And that brings us to today.  Our current president has a long history of racist behavior, and tends to encourage it, as long as it isn't against white people. A while back a group of police busted into the apartment of a woman named Breonna Taylor at 2:00 am and shot the place up. And that's really all we know.  Different witnesses have different accounts.  Maybe the police knocked, maybe not.  Maybe they fired first, maybe not.  The woman was innocent- they were after her boyfriend.  He fired back at the police.  The police fired over 20 bullets between them, but none hit the guy with the gun.  A few went into the neighboring apartment, and 6 ended up in the woman, who was killed.  The city of Louisville, where this happened, realized something very bad had happened, and gave the family a huge cash settlement and started changing procedures.  No body cameras were on. Yesterday was the conclusion of the trial for the police.  And it was concluded that no one should be blamed for what happened.  What followed reminded me of Hackensack 30 years ago.  Someone in the city feared the worst, and the heavy trucks were brought out, and dozens of police armed and in riot gear, and as is often the case these days, joined by large armed militias (white people with guns- Kentucky is an open carry state).  A curfew was announced. and the protestors obeyed it- no riots last night.  What will happen the next few days remains to be seen.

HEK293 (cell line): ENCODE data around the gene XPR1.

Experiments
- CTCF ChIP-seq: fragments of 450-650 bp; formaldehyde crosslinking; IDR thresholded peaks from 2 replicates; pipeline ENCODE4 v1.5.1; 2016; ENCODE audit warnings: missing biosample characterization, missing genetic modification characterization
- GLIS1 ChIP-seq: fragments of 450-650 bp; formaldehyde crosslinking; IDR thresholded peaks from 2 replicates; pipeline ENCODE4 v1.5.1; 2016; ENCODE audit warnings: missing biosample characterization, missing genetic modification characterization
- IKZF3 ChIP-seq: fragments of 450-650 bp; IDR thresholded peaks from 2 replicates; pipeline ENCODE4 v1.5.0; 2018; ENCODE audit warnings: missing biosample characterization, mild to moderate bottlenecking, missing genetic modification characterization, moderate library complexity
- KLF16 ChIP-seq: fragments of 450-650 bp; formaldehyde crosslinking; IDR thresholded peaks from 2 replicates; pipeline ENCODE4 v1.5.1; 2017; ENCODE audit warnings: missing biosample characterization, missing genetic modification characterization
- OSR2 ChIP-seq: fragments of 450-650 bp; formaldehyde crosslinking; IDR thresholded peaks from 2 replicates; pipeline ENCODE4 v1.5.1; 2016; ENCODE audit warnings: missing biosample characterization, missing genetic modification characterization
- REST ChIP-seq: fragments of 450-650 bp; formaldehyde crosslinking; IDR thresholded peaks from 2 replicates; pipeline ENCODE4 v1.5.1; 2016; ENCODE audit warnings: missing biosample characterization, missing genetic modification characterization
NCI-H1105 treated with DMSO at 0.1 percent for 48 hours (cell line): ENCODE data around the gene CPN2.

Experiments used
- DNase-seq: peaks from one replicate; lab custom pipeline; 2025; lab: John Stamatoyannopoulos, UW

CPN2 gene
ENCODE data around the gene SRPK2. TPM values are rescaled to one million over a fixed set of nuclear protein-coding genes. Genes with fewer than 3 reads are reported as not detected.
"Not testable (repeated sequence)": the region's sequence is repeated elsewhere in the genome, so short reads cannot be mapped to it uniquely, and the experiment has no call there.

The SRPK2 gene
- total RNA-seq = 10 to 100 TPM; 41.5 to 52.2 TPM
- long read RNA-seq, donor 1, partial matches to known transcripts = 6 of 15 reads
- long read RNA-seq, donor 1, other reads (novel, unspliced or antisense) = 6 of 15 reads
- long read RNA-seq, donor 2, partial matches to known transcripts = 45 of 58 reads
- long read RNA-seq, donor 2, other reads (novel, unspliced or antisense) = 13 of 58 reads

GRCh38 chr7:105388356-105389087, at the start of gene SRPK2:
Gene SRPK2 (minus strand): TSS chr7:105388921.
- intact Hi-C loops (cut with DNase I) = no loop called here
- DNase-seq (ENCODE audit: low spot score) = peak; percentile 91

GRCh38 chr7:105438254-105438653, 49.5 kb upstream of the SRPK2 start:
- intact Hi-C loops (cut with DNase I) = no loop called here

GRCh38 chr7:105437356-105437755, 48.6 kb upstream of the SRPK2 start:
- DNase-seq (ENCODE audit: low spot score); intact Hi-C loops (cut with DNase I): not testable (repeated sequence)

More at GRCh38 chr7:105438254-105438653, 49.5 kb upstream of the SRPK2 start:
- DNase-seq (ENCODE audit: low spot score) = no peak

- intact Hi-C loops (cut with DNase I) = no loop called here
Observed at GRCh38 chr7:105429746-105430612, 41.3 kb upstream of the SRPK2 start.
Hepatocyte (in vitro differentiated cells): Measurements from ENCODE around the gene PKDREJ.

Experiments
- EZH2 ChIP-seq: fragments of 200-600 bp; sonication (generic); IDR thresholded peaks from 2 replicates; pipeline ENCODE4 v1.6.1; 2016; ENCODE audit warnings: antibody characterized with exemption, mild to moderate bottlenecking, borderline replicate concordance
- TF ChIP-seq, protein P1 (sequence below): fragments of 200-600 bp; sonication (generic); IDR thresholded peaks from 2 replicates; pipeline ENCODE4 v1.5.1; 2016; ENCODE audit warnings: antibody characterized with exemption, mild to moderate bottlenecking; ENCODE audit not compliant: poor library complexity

One thing that makes Louisville stand out for me is that used to pass through it a few times a year as part of my cross country journeys from Carbondale to New Jersey and back.  Don't think I ever set foot on the ground there, just passing through on the interstate.  It seemed yesterday's event was in the downtown area, so not where I had been, but I was glad I wasn't making  the trip yesterday.  

Which leads to the question- is there art to be made here?  This is not the kind of thing I usually do.  Mostly because I really don't know much of what actually happened.  I don't like to speculate or make things up.  The trial seemed to say that they didn't know what happened either, so everyone should just forget it and go home.  Without some additional information, or a good idea to add to the discussion, I have nothing to say right now.